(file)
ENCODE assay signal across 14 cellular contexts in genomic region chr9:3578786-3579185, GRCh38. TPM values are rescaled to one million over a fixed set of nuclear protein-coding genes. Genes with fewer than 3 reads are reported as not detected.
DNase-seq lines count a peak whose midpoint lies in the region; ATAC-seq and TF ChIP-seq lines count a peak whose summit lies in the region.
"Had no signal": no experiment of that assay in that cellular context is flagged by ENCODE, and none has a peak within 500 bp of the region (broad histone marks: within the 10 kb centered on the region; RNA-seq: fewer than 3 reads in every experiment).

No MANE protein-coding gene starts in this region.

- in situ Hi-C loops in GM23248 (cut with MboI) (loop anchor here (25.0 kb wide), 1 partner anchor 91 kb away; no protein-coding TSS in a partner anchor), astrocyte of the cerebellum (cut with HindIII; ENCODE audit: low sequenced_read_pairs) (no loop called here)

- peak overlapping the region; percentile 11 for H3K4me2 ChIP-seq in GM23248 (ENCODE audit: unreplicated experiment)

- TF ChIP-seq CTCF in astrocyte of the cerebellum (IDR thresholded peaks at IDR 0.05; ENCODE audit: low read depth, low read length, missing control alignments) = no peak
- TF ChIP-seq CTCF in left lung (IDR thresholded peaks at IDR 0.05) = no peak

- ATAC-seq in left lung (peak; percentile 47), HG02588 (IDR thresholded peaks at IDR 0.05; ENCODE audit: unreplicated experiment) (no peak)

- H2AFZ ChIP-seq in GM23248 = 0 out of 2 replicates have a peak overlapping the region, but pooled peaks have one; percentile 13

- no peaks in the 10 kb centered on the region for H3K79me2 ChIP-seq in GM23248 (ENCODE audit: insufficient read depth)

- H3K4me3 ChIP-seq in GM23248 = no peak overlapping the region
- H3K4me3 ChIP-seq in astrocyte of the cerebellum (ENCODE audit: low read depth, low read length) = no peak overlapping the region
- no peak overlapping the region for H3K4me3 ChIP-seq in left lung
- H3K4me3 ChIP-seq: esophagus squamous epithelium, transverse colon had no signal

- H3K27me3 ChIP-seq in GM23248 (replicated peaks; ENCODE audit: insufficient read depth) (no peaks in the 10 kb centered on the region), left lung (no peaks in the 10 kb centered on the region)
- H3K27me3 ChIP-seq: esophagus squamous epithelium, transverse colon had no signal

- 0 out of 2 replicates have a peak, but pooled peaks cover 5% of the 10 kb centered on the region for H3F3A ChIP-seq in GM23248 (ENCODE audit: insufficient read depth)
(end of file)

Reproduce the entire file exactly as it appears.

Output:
ENCODE assay signal across 14 cellular contexts in genomic region chr9:3578786-3579185, GRCh38. TPM values are rescaled to one million over a fixed set of nuclear protein-coding genes. Genes with fewer than 3 reads are reported as not detected.
DNase-seq lines count a peak whose midpoint lies in the region; ATAC-seq and TF ChIP-seq lines count a peak whose summit lies in the region.
"Had no signal": no experiment of that assay in that cellular context is flagged by ENCODE, and none has a peak within 500 bp of the region (broad histone marks: within the 10 kb centered on the region; RNA-seq: fewer than 3 reads in every experiment).

No MANE protein-coding gene starts in this region.

- in situ Hi-C loops in GM23248 (cut with MboI) (loop anchor here (25.0 kb wide), 1 partner anchor 91 kb away; no protein-coding TSS in a partner anchor), astrocyte of the cerebellum (cut with HindIII; ENCODE audit: low sequenced_read_pairs) (no loop called here)

- peak overlapping the region; percentile 11 for H3K4me2 ChIP-seq in GM23248 (ENCODE audit: unreplicated experiment)

- TF ChIP-seq CTCF in astrocyte of the cerebellum (IDR thresholded peaks at IDR 0.05; ENCODE audit: low read depth, low read length, missing control alignments) = no peak
- TF ChIP-seq CTCF in left lung (IDR thresholded peaks at IDR 0.05) = no peak

- ATAC-seq in left lung (peak; percentile 47), HG02588 (IDR thresholded peaks at IDR 0.05; ENCODE audit: unreplicated experiment) (no peak)

- H2AFZ ChIP-seq in GM23248 = 0 out of 2 replicates have a peak overlapping the region, but pooled peaks have one; percentile 13

- no peaks in the 10 kb centered on the region for H3K79me2 ChIP-seq in GM23248 (ENCODE audit: insufficient read depth)

- H3K4me3 ChIP-seq in GM23248 = no peak overlapping the region
- H3K4me3 ChIP-seq in astrocyte of the cerebellum (ENCODE audit: low read depth, low read length) = no peak overlapping the region
- no peak overlapping the region for H3K4me3 ChIP-seq in left lung
- H3K4me3 ChIP-seq: esophagus squamous epithelium, transverse colon had no signal

- H3K27me3 ChIP-seq in GM23248 (replicated peaks; ENCODE audit: insufficient read depth) (no peaks in the 10 kb centered on the region), left lung (no peaks in the 10 kb centered on the region)
- H3K27me3 ChIP-seq: esophagus squamous epithelium, transverse colon had no signal

- 0 out of 2 replicates have a peak, but pooled peaks cover 5% of the 10 kb centered on the region for H3F3A ChIP-seq in GM23248 (ENCODE audit: insufficient read depth)